Safe haven assets slide on Syria mission hopes
Saturdays strikes marked the biggest intervention by Western countries against Syrian President al-Assad
LONDON Investors shed safehaven assets such as gold and government bonds while oil prices plummeted yesterday on expectations that the weekends missile attacks on Syria would not mark the start of greater Western involvement in the conflict there.
European shares were broadly flat, however, adding to a mixed picture in Asian stock markets and suggesting that a degree of caution still prevails.
There is some relief that a direct confrontation between the US and Russia over Syria has been avoided, said DZ Bank rate strategist Daniel Lenz, after Russian President Vladimir Putin warned on Sunday that further Western attacks in Syria would bring chaos to world affairs.
Saturdays strikes marked the biggest intervention by Western countries against Syrian President Bashar al-Assad and his ally Russia, which is facing further economic sanctions over its role in the conflict there.
The United States, Britain and France said the missile strikes targeted Syrias chemical weapons capabilities and were not aimed at toppling Assad or intervening in the civil war. US President Donald Trump tweeted Mission accomplished after the attack, underlining expectations that Western action would be limited.
Gold prices fell a quarter of a per cent to US$1,341.51 an ounce while European and US government bond yields, which move inversely to prices, rose across the board.
Yield on both German and US 10-year government bonds, seen as among the most liquid and safe assets in the world, were both at their highest level in three weeks.
Oil prices meanwhile dropped sharply, with Brent crude shedding over 1.5 per cent to $71.45 a barrel, though a rise in US drilling for new production also dragged on prices.
MSCIs world equity index, which tracks shares in 47 countries, was flat on the day and a pan-European stock index was marginally lower.
US stock futures were pointing towards a higher opening on the famous Wall Street.
That market is now focused on US first quarter earnings, especially after Februarys sell-off and tech sector woes took valuations down to more reasonable levels, said Salman Ahmed, chief investment strategist at Lombard Odier Investment Managers.
If there is a genuine dent in earnings, people will sit up and take notice, stock and sector-specific issues are becoming important, he said.
He added that regulation will also be a powerful driver for the tech sector, citing the example of Facebook, and for the banking sector.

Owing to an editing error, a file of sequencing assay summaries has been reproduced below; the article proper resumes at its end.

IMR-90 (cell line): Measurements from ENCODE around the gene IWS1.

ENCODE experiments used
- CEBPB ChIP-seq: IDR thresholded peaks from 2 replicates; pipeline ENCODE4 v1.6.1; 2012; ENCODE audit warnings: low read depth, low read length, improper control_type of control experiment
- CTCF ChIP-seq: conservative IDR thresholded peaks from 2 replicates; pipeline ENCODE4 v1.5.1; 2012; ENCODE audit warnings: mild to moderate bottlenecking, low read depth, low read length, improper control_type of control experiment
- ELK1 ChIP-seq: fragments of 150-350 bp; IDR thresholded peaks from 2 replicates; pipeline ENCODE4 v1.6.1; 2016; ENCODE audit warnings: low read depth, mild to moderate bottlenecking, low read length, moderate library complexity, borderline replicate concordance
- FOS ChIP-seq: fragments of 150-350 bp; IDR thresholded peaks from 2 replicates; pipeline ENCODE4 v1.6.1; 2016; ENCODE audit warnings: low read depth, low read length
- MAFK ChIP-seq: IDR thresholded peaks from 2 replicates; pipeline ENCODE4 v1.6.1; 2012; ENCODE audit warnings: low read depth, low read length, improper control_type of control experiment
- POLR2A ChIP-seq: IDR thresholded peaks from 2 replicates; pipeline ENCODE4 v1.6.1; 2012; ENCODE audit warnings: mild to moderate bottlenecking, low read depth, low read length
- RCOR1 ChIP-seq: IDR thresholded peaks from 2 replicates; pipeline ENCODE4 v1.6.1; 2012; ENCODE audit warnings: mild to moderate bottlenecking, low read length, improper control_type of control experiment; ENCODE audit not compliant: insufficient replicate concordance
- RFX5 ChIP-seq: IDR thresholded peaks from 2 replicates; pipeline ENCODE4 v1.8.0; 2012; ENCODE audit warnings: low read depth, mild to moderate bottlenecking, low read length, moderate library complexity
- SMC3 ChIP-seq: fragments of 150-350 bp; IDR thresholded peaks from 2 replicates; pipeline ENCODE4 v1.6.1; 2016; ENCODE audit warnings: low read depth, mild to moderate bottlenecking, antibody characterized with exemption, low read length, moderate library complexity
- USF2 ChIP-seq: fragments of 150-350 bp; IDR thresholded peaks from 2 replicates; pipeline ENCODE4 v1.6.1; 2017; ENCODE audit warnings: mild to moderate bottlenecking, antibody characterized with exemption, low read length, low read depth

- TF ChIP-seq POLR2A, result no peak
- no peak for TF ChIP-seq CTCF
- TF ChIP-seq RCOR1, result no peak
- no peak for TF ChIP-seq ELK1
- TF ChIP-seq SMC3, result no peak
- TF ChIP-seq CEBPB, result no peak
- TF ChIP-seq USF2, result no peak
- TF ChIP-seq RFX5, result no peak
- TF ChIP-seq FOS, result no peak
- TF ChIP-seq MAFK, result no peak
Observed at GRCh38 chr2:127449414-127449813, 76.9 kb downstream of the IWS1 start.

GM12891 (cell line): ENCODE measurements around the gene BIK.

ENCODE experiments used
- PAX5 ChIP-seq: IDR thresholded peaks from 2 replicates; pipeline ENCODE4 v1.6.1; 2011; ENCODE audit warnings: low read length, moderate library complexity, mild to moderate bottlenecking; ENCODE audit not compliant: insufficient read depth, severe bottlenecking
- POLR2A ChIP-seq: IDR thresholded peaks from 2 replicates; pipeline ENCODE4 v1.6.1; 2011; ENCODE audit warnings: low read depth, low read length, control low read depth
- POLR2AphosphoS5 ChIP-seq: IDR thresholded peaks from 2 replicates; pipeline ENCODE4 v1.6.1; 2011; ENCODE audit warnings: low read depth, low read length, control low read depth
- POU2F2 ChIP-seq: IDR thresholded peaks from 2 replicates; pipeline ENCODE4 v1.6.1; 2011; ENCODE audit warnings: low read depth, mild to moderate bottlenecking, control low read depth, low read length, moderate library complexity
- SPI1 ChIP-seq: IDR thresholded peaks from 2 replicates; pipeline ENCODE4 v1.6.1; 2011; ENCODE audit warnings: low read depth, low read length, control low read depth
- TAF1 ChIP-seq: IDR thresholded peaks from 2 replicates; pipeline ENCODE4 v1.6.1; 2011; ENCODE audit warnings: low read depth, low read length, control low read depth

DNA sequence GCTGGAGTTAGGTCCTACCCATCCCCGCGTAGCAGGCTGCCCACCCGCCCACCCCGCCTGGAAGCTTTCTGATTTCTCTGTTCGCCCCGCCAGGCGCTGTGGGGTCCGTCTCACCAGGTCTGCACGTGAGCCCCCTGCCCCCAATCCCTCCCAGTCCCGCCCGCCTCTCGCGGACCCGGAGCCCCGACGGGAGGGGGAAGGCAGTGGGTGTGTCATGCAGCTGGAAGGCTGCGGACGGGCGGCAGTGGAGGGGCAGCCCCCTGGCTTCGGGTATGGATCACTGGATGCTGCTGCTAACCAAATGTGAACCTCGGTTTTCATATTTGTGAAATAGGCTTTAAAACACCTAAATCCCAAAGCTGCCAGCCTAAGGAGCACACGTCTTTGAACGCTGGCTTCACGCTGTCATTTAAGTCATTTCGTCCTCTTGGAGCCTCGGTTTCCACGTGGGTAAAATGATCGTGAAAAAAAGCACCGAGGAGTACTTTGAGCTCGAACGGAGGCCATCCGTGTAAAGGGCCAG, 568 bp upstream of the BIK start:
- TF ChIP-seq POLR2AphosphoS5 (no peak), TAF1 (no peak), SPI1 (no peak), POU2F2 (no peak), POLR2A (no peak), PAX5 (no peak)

The dollar failed to hold its early gains on the yen and eased to 107.20, though that was still up on last weeks low around 106.62.
Dealers were keeping a wary eye on Japanese politics after a survey showed support for Prime Minister Shinzo Abe had fallen to 26.7 per cent, the lowest since he took office in late 2012.
Abes sliding ratings are raising doubts about whether he can win a third three-year term as ruling Liberal Democratic Party (LDP) leader in a September vote, or if he might even resign before the party election.
Japans Nikkei rose 0.3 per cent while MSCIs broadest index of Asia-Pacific shares outside Japan slipped 0.4 per cent as Chinese blue chips skidded 1.7 per cent.
The euro was a touch higher at $1.2357, while the dollar index eased to 89.621.
Most Southeast Asian shares fell yesterday tracking broader Asia, but losses were capped as an escalation of US-led strikes over the weekend in Syria seemed unlikely.
MSCIs broadest index of Asia-Pacific shares outside Japan fell 0.6 per cent after financials dragged Wall Street lower on Friday as results from big banks failed to enthuse investors.
Stocks in China and Hong Kong skidded more than 1 per cent yesterday on worries that slowing credit growth and tightening regulatory requirements will start to weigh on the Chinese economy later in the year.
The CSI300 index fell 1.6 per cent to 3,808.16 points by the end of the morning session, while the Shanghai Composite Index lost 1.5 per cent to 3,111.65, extending losses from Friday and sharply underperforming the rest of Asia.
The Hang Seng index dropped 1.5 per cent to 30,355.93, while the Hong Kong China Enterprises Index lost 1.9 per cent to 12,031.73.
Real estate and financial firms led the declines in both mainland and Hong Kong markets as Chinese authorities continue to tighten the screws on riskier types of financing in a bid to reduce systemic risks. REUTERS
An investor rests near a display board for stock prices at a brokerage in Beijing, China. Photo expressnews.com